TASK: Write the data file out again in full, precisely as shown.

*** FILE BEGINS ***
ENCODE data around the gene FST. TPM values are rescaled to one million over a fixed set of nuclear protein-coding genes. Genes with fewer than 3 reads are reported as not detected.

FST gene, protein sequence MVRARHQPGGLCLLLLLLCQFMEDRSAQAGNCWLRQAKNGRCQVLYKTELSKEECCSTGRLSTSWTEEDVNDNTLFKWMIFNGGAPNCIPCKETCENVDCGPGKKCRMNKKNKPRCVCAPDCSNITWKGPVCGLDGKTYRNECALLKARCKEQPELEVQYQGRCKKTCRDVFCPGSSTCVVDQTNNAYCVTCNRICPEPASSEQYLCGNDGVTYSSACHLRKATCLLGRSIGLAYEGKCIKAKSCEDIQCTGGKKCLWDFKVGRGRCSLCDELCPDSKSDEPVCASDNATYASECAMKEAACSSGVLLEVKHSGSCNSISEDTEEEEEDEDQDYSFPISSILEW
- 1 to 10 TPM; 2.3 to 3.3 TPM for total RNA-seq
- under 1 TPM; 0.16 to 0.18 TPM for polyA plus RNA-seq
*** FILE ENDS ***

ENCODE data around the gene FST. TPM values are rescaled to one million over a fixed set of nuclear protein-coding genes. Genes with fewer than 3 reads are reported as not detected.

FST gene, protein sequence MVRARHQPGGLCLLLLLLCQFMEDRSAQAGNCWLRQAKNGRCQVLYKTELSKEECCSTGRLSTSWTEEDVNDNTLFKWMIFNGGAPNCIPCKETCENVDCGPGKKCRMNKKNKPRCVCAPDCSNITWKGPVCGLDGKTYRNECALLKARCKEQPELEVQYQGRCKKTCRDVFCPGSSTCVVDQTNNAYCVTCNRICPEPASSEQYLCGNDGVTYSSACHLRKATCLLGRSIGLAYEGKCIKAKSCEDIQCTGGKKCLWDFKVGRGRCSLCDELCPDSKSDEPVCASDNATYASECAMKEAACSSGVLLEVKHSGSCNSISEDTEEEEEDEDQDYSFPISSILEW
- 1 to 10 TPM; 2.3 to 3.3 TPM for total RNA-seq
- under 1 TPM; 0.16 to 0.18 TPM for polyA plus RNA-seq